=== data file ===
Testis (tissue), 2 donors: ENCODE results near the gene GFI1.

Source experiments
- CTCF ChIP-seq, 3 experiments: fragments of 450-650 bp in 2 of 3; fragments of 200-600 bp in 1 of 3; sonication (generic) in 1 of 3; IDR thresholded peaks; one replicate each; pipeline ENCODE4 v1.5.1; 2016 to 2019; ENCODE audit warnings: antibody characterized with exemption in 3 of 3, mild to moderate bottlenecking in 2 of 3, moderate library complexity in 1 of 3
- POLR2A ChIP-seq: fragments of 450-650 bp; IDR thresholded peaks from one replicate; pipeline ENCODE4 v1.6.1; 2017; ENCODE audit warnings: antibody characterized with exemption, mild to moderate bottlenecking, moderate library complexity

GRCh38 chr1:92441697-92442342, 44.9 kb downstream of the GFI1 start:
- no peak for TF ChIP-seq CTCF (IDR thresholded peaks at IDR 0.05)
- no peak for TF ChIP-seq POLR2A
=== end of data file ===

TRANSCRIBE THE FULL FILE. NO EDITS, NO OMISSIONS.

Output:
Testis (tissue), 2 donors: ENCODE results near the gene GFI1.

Source experiments
- CTCF ChIP-seq, 3 experiments: fragments of 450-650 bp in 2 of 3; fragments of 200-600 bp in 1 of 3; sonication (generic) in 1 of 3; IDR thresholded peaks; one replicate each; pipeline ENCODE4 v1.5.1; 2016 to 2019; ENCODE audit warnings: antibody characterized with exemption in 3 of 3, mild to moderate bottlenecking in 2 of 3, moderate library complexity in 1 of 3
- POLR2A ChIP-seq: fragments of 450-650 bp; IDR thresholded peaks from one replicate; pipeline ENCODE4 v1.6.1; 2017; ENCODE audit warnings: antibody characterized with exemption, mild to moderate bottlenecking, moderate library complexity

GRCh38 chr1:92441697-92442342, 44.9 kb downstream of the GFI1 start:
- no peak for TF ChIP-seq CTCF (IDR thresholded peaks at IDR 0.05)
- no peak for TF ChIP-seq POLR2A